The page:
Parents need to let teens feel accepted

Teaching Your Child

Teaching Your Child

October 24, 2008|By LISA TEDRICK PREJEAN

What is it about the teen years that seems to stay with us no matter what age we reach?

Those long-ago years of self-discovery, promise, wonder and hope can be recalled in an instant with striking clarity.

The teen years never seem far removed - until a reunion notice comes in the mail. That's when we're reminded how "mature" we really are. This year marks my 25th year since high school graduation. That is so hard to believe. How can it be that 25 years have passed since the Class of 1983 walked across the stage and were handed our sheepskins?

In the bustle of college classes, career goals, family foundations, home building, where did those oh-so-carefree days go? If we had only known then what we know now.

When we were going through those days, we thought they were anything but carefree. I try to remember that now as I work with teenagers. Sometimes they can't see beyond their current problems.


They are so much like we were back then.

Oh, some things have changed. They live in a different world than the one we knew. They've grown up with laptops, cell phones, iPods, e-mail and text messaging.

We had portable cassette players, which we fondly called boom boxes. Most of us also had a Walkman so our music could travel with us.

Staying connected has always been vital to teens.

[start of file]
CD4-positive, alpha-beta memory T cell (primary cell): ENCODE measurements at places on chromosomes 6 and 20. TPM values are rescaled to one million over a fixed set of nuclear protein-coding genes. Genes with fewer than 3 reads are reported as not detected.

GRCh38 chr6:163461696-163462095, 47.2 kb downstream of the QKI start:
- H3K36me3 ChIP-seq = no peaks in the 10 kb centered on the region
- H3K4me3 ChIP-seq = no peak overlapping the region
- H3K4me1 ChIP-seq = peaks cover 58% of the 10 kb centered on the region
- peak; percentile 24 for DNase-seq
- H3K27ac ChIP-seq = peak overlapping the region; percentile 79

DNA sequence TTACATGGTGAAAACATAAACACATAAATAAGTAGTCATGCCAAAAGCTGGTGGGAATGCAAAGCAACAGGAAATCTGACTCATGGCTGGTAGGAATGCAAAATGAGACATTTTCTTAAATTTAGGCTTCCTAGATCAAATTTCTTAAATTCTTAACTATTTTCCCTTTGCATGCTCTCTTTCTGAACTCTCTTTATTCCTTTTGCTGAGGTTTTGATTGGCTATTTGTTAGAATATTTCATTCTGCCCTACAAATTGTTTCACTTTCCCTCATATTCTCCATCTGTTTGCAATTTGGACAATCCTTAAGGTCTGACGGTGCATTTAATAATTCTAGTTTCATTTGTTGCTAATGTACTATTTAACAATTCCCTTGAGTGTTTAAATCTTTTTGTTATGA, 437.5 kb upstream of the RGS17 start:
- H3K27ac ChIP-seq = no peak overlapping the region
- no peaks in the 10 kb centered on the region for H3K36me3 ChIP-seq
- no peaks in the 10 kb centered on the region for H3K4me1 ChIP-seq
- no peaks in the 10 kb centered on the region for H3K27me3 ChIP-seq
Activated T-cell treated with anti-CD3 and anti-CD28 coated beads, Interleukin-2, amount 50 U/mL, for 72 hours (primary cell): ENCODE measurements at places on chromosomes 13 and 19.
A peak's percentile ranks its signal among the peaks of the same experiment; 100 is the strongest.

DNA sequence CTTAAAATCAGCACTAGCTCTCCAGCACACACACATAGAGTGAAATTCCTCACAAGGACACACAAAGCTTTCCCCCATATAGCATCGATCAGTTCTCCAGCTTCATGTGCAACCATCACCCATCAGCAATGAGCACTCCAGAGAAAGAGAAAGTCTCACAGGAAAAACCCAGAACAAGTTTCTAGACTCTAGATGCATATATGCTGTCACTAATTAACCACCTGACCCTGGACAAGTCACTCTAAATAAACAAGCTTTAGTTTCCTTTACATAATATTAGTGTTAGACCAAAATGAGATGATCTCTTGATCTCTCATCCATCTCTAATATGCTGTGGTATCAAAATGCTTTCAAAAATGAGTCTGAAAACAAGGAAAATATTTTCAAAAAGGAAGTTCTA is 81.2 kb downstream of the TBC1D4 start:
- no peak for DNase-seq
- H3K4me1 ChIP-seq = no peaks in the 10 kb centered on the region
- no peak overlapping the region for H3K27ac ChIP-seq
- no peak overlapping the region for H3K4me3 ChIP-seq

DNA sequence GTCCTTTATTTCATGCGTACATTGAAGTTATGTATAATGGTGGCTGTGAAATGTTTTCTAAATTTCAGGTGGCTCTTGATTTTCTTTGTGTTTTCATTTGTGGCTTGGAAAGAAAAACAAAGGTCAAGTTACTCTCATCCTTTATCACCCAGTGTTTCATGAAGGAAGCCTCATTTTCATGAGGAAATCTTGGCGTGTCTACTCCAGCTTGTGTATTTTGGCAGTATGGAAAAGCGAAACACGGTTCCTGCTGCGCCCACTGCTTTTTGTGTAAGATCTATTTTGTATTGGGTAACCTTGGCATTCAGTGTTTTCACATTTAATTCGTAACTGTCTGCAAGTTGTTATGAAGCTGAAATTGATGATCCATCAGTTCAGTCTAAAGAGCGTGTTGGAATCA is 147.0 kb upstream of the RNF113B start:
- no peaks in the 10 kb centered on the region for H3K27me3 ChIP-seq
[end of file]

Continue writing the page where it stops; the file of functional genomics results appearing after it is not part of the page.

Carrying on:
They especially want to connect with each other. Conversation is all-important, and it must be distinct so as to separate their peer group from older or younger ones.

We used to say, "as if," when we meant, "I'd rather not." This often was used in regard to male-female relationships. (Teen one: "I think you should go out with him." Teen two: "As if.")

I hear today's teens repeatedly say, "That's awkward," when referring to embarrassing situations that they'd rather avoid - especially in reference to members of the opposite sex. (Teen one: "She's going to take the seat beside you." Teen two: "That's awkward.")

I have no problem with them using the word awkward, I just wish they would spell it correctly in their English papers .... There are two w's in the word, and the first one is not optional ... you know, like, for sure. (Aren't we all glad the Valley Girl talk remained in the '80s?)

One interesting thing I've noticed is that when teens aren't talking about current fads or other teens, they talk about their parents.

My husband and I were at a restaurant last Friday night, and there were four teenage girls at the table closest to us. Initially, I was slightly disappointed. I had listened to endless prattle all day long. All I wanted was a quiet, relaxing evening with my husband.

We ordered and quietly shared stories about our days. I began hearing snippets of the conversation from the next table. Believe me, I wasn't trying to eavesdrop. Teens tend to talk loudly because they want to be noticed.

The girls were talking about their fathers. One girl said her father doesn't care what she eats. Another one said her father will suggest from time to time that she needs "to tone." A third said her father's comments go from one extreme to another. Some days he doesn't have a problem with what she eats. Other days she thinks he's watching every bite.

As they were talking, it was obvious that they cared about their fathers' opinions.

Not only are teens doing a lot of talking. They're also listening quite intently.

They need to hear that the adults in their lives think they're OK.

We can give them that message because we've been where they are.

Lisa Tedrick Prejean writes a weekly column for The Herald-Mail's Family page. Send e-mail to her at

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